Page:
We may not like some things the person we love does but is that what love is

Wait a minute. The cross is not beautiful or sheer happiness so how on earth is it perfection? Strangely, it is because Jesus does not expect completeness or perfection from us just our true selves. Perfect love does not demand perfection of the other.

Father into your hands I commend my spirit’ (Luke 23:46)

Read Luke 23:44-45

44 It was now about noon, and darkness came over the whole land until three in the afternoon,45 for the sun stopped shining. And the curtain of the temple was torn in two.46 Jesus called out with a loud voice, “Father, into your hands I commit my spirit.” When he had said this, he breathed his last.

  1. Have you ever had to trust your life to someone else? Yes I suppose when I broke my pelvis and had major operation

The last word is addressed to God. It is a supreme act of trust. We are anxious about our health, jobs and future despite living at a time in the West when we have better medicines and social security provision (although it’s still not as good as it could be). We are mistrustful of people in authority and those in positions of care with the result that we try to carry everything in our own hands. We try to control things and of course we can’t….especially not death.

I had a friend who liked to say “Don’t worry. It probably will not happen”. I once challenged him by saying “Mike, I prefer ‘Don’t worry. It probably will happen but it will not be the end of the world’. In some ways the worst for the Christian has already happened; the sun darkened, the holy of holies was ripped open, the tombs erupted- horror movie, apocalyptic stuff that the prophets spoke about. The Son of God died………and then there was Easter Sunday.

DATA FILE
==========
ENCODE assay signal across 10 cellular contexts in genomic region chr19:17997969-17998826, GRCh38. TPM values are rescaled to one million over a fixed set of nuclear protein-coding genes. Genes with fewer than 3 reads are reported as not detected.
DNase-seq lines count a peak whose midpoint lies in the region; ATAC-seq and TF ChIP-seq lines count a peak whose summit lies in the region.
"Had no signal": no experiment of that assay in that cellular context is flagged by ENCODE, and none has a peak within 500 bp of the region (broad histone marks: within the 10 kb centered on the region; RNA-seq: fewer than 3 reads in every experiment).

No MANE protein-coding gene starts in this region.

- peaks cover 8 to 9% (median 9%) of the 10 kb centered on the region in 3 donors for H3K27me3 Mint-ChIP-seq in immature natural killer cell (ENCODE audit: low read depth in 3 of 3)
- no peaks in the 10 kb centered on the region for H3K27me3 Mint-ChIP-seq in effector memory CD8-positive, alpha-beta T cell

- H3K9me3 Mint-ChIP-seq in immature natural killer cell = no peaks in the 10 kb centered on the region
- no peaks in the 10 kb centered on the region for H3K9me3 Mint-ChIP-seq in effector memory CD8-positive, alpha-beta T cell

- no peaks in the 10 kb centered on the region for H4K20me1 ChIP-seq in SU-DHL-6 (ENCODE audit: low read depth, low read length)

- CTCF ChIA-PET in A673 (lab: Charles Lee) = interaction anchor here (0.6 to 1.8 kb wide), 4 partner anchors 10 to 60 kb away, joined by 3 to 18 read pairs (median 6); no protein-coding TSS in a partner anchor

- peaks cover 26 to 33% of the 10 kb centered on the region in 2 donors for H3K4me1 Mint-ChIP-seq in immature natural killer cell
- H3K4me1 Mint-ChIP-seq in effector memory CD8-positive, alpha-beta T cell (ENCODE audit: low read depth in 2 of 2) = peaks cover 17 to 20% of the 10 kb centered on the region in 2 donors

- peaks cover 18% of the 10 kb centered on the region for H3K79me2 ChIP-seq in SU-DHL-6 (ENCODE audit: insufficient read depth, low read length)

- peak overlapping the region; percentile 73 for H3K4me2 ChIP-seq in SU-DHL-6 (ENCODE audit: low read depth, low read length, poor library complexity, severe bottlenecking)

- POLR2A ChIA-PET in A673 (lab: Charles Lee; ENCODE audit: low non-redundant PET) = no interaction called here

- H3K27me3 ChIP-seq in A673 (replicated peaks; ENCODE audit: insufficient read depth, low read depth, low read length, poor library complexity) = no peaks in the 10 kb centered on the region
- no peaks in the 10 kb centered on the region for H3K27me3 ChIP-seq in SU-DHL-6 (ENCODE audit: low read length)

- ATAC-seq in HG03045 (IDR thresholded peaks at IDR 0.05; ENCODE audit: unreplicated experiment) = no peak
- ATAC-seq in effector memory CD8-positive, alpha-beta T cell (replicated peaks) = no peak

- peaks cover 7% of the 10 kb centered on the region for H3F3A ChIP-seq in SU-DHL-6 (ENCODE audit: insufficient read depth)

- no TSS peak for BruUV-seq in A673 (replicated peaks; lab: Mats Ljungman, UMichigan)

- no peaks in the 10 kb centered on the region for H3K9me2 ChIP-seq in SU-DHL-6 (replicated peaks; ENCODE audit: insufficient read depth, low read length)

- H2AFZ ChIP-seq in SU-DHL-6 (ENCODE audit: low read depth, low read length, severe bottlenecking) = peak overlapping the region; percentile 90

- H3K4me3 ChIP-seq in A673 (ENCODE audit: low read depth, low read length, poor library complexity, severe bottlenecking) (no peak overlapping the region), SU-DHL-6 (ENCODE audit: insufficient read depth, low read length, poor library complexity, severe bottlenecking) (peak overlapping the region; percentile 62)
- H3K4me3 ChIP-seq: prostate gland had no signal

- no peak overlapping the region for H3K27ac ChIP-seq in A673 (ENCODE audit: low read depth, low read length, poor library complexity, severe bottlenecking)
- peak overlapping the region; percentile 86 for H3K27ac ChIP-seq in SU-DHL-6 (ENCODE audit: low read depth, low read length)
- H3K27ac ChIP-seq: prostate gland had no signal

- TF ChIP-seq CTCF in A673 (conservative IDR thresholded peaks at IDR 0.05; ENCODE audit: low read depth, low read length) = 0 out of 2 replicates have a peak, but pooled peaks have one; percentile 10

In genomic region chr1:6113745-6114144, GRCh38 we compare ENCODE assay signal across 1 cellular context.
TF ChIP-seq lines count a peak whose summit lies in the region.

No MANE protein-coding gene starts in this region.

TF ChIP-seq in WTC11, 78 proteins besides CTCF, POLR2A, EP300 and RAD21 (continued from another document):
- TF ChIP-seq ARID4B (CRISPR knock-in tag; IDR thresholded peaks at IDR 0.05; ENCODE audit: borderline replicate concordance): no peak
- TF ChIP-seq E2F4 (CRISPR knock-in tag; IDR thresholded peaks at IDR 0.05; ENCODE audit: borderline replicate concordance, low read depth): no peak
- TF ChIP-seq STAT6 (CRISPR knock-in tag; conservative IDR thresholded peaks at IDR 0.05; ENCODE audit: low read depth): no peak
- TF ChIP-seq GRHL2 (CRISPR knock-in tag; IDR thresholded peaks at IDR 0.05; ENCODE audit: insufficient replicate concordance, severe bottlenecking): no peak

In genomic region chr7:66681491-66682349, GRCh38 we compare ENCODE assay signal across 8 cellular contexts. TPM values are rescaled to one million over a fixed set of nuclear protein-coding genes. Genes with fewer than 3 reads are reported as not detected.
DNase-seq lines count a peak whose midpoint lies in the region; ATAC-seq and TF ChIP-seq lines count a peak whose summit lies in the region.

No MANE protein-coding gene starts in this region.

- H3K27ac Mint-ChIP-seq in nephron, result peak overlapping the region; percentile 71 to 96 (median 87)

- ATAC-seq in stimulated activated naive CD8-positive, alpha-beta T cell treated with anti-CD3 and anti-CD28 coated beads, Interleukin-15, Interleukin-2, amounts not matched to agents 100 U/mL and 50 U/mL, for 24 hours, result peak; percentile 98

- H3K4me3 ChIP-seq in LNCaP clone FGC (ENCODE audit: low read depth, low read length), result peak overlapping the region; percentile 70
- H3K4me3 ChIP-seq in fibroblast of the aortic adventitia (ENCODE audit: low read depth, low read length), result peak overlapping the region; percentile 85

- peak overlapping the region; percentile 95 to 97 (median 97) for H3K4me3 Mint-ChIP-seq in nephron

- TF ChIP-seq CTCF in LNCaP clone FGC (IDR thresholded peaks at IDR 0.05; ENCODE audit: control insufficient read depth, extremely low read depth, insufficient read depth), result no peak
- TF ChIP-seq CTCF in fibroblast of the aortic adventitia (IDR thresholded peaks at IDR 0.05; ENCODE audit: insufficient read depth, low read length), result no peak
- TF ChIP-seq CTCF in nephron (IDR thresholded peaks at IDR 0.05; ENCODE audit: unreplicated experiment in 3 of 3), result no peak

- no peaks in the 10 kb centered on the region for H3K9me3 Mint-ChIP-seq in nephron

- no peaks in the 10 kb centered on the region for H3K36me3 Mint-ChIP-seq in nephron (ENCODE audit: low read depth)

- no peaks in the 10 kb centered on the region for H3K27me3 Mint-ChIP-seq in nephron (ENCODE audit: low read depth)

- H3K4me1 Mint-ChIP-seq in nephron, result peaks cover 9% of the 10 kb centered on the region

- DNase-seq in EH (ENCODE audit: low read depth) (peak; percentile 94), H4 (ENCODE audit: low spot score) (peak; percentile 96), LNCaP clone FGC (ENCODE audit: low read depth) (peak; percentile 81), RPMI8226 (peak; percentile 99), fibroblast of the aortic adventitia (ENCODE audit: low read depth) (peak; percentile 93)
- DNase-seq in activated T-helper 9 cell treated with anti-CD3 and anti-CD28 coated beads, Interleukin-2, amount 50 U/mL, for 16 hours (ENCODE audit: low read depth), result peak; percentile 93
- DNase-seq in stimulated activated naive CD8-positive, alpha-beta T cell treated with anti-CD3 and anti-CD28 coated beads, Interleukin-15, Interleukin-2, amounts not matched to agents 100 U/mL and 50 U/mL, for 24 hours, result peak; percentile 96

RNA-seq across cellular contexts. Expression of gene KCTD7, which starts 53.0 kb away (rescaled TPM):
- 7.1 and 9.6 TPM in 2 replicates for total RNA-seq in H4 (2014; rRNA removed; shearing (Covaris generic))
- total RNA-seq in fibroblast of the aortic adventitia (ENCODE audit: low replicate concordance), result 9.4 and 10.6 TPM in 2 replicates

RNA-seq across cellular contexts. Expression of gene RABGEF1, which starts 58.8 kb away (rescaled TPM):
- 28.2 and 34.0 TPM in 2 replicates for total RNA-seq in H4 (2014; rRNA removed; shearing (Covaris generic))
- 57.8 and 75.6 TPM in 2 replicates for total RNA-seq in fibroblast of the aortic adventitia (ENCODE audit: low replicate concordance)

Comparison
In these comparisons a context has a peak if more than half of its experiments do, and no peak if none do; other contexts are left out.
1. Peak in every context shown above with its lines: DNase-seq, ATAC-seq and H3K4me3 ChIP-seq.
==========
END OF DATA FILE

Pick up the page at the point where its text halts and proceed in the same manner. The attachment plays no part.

In the end, the last word is that we cannot carry and control it all. We have to trust ourselves to God. Can we start now rather than just at the end of our lives? Maybe our trust now is a rehearsal for what will come?

  1. Is there something we need to place into God’s hands? Church issues

Prayer before or after placing in God’s hands

Does a church dying lead to new worship group? Do they move into other congregation?

Are we merely custodian? Have we let our predecessors down. Massive secularisation with a bigger gap between secular and religious life?

Gospel not changed. Language may have. Are we still relevant by not speaking the language?

Should 80 year olds have to struggle with this. Has Covid knocked us off this trajectory.

If we hadnt opened would we have carriwed on as before coivid. Need to think about it

do the communties now want more, have they moved to a religious stance.

Does faith come before church?


Lord Jesus,

Thank you that your final words still speak to us from the cross.

In thirsting you show us that there is no shame in desire.

Help us desire you Jesus in the way you desire us.

In completing your mission you show us that perfect love accepts imperfection.

Help us love unselfishly and generously and not demand perfection first.

In placing your Spirit into your Father’s hands, you show how to trust.